Designer Mark Carroll echoes the strange nature and haphazard structure of Tree of Life in this alluring poster. It is made up of multiple stills from the film, some of which virtually camouflage the names of the actors and the film itself. Hands and circles are a recurring theme throughout the mesmerising grid of stills, which could be scrutinized for hours. Anyone who has seen Tree of Life will know that the film tries to summarise the entire history of the universe – and the poster follows suit. As the designer said himself, he wanted to “create a poster that didn’t tell the audience what to think, but rather, inspired them to think for themselves, and ask their own questions.” Mission accomplished.
Vertigo (1958) :
The careers of designer Saul Bass and auteur Alfred Hitchcock are forever intertwined. As well as storyboarding the famous Psycho shower scene and creating the title sequence of North by Northwest, Bass lent his signature style to this poster for Vertigo. Its vivid colours, sharp angles and spiragraph-stlye detailing mean this poster still adorns many a bedroom wall today. The chaotic font is very much of its time and yet the almost brazenly bold composition ensures the poster has a timeless quality too.
Metropolis (1927) :
Graphic artist Heinz Schulz-Neudamm is the man responsible for this art deco classic. Metropolis is a building block of the classic cinema canon and is regarded as the first full-length science fiction film. Both the film and poster are overlooked by a sinister, futuristic cityscape, dominated by monumental skyscrapers and giant steel structures. Bookending these geometric columns are a dead-eyed robot figure and a jagged font, depicting the film’s title in a way that jars with the otherwise clean lines. Everything about it screams ‘dystopia’ in a way that is subtly terrifying.
Lord of War (2005) :
Anyone familiar with the work of Guissepe Archimboldo and his portraits comprised entirely of fruit and flowers, will see there are comparisons to be drawn here. This poster is at once intriguing and uncomfortable to look at, as the viewer realises the well-known face of Nicholas Cage has been made up of ammunition. This has the potential to be a transformers-eque macho dream-come-true. However, the design has been created with sympathy for Cage’s arms-dealing anti-hero, and hints at his despair and lack of control. Spreading the billing block out to form a border acts as a clever framing device, which gives the main subject room to breathe.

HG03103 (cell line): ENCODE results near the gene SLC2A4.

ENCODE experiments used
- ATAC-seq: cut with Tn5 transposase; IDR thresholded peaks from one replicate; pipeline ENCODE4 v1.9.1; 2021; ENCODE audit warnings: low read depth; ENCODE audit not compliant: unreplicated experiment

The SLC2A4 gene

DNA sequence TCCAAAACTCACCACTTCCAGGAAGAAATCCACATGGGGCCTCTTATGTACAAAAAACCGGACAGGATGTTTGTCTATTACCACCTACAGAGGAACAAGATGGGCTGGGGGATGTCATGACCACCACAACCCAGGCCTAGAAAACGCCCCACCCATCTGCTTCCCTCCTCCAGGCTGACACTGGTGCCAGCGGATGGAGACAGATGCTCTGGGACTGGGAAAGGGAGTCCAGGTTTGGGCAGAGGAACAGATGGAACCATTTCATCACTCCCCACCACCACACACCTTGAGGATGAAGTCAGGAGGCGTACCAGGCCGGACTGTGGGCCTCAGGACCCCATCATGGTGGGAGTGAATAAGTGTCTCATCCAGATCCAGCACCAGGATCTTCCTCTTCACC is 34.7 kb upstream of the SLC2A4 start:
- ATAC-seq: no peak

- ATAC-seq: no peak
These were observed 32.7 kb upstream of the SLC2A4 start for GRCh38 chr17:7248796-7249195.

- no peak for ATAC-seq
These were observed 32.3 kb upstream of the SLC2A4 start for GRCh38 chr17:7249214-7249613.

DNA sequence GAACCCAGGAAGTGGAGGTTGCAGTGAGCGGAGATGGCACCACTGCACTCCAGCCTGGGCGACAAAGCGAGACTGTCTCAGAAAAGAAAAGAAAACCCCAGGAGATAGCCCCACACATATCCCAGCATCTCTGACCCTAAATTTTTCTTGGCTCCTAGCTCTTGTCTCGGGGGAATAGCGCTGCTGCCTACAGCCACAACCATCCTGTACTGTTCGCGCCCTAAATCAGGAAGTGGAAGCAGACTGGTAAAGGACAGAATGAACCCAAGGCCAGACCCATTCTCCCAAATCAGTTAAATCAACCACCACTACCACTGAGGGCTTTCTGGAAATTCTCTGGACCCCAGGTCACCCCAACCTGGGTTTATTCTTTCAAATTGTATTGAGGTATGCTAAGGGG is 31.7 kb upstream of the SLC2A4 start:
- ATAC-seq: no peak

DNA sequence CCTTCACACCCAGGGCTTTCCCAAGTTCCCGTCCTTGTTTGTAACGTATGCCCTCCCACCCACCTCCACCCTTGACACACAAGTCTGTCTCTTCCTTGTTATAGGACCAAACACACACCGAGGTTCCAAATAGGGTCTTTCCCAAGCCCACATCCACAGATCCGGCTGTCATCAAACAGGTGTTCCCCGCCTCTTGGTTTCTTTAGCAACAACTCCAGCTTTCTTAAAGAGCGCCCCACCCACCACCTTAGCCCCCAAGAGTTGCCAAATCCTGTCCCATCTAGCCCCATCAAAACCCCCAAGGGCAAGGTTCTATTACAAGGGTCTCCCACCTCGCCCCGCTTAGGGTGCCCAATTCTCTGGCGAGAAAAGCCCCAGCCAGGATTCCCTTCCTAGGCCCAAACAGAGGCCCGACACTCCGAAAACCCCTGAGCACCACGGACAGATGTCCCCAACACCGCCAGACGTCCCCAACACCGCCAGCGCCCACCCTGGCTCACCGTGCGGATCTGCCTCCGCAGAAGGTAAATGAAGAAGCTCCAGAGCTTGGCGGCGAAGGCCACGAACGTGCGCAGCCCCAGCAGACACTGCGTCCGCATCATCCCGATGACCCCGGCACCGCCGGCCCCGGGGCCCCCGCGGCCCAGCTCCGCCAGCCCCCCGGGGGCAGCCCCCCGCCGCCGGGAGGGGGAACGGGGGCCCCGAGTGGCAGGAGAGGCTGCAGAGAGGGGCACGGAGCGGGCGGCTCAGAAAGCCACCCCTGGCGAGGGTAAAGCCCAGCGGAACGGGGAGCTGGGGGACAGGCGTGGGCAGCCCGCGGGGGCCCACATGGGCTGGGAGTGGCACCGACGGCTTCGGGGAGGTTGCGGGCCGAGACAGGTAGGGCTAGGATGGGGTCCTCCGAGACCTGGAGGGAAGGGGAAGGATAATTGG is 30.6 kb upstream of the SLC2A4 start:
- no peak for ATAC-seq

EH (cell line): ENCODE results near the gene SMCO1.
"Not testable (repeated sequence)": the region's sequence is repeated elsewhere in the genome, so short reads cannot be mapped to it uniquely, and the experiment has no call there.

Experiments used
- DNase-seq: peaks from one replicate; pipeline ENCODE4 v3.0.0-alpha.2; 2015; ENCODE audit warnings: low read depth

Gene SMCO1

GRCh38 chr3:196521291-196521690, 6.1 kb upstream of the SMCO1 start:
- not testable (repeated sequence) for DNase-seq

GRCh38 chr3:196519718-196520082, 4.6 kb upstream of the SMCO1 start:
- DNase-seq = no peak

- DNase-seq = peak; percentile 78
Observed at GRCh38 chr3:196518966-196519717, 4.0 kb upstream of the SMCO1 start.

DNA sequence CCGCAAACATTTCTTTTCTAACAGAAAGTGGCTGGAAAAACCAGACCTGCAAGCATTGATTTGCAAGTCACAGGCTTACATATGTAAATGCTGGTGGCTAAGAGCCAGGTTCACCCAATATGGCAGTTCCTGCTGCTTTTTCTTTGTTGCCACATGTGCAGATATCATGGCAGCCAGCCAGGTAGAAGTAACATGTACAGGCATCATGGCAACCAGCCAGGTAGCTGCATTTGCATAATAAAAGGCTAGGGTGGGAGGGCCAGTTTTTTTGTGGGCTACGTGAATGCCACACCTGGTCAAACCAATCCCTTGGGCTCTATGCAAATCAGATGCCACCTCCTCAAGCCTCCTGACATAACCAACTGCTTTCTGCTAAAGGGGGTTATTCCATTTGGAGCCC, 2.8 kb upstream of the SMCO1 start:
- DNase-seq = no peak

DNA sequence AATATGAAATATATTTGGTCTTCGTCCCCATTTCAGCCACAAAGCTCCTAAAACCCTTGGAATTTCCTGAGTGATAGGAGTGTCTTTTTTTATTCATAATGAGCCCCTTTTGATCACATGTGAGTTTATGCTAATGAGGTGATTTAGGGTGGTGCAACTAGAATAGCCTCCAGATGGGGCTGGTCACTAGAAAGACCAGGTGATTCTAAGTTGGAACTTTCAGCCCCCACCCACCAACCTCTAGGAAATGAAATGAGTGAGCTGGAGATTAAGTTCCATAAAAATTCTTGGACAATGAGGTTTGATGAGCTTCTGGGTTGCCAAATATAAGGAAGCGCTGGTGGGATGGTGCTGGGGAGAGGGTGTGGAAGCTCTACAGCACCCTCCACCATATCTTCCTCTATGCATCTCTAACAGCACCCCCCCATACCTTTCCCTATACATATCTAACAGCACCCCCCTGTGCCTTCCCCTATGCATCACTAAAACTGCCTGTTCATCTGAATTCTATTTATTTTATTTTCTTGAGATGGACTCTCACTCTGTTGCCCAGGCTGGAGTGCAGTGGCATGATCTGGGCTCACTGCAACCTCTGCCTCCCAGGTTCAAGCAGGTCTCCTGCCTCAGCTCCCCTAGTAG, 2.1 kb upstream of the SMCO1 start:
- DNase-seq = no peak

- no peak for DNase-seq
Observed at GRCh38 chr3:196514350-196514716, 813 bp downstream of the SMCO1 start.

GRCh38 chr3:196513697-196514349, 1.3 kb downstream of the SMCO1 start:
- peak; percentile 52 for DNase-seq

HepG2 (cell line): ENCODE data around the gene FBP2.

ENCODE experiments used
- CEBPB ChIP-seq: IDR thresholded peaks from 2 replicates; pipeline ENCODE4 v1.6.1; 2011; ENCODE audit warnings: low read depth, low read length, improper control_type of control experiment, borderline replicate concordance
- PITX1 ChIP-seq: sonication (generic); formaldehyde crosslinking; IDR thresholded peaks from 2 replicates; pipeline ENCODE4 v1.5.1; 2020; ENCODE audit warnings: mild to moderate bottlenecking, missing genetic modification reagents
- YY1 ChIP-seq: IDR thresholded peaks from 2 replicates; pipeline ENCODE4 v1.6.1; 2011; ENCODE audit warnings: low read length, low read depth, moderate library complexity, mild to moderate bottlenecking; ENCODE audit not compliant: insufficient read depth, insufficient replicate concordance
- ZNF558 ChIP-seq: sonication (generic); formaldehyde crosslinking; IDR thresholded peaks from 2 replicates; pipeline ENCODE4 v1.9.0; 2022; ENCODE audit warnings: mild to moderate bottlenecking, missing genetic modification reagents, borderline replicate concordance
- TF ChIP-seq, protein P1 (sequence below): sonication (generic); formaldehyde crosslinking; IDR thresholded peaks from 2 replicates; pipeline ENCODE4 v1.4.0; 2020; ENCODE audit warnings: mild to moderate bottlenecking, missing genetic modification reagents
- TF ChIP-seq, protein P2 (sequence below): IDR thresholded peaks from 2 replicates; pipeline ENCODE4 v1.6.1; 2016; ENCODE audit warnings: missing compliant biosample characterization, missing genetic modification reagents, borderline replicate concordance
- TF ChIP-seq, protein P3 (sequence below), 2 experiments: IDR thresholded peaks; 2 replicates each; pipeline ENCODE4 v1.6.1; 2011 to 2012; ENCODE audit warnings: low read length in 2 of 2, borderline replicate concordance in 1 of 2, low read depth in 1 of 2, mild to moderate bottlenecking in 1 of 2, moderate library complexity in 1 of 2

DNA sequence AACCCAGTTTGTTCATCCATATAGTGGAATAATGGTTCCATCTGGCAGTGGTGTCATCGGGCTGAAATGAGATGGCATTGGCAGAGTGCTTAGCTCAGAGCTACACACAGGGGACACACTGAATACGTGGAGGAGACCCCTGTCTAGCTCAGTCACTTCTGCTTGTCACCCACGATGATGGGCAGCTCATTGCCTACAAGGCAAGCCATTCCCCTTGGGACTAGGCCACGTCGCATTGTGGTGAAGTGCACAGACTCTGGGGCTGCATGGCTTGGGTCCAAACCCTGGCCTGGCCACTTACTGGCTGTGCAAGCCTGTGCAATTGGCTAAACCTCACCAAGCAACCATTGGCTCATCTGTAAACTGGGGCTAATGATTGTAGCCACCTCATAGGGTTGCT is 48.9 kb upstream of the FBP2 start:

Man on Wire (2008) :
When it comes to photographic film posters this is an example that really takes your breath away. The eponymous ‘wire’ creates a strong diagonal line that bisects the poster, which otherwise falls away into a dizzying abyss. The documentary tells the story of real-life obsession and this still, taken from the film, helps to explain why it won an Oscar in 2009. The title is pure minimalism, standing out in white capitals and complemented by the unequivocal praise of The Times review; “Truly Extraordinary”. This poster somehow manages to capture the raw passion of a man, Philippe Petit, who took his life in his own hands in 1974, for no monetary gain whatsoever.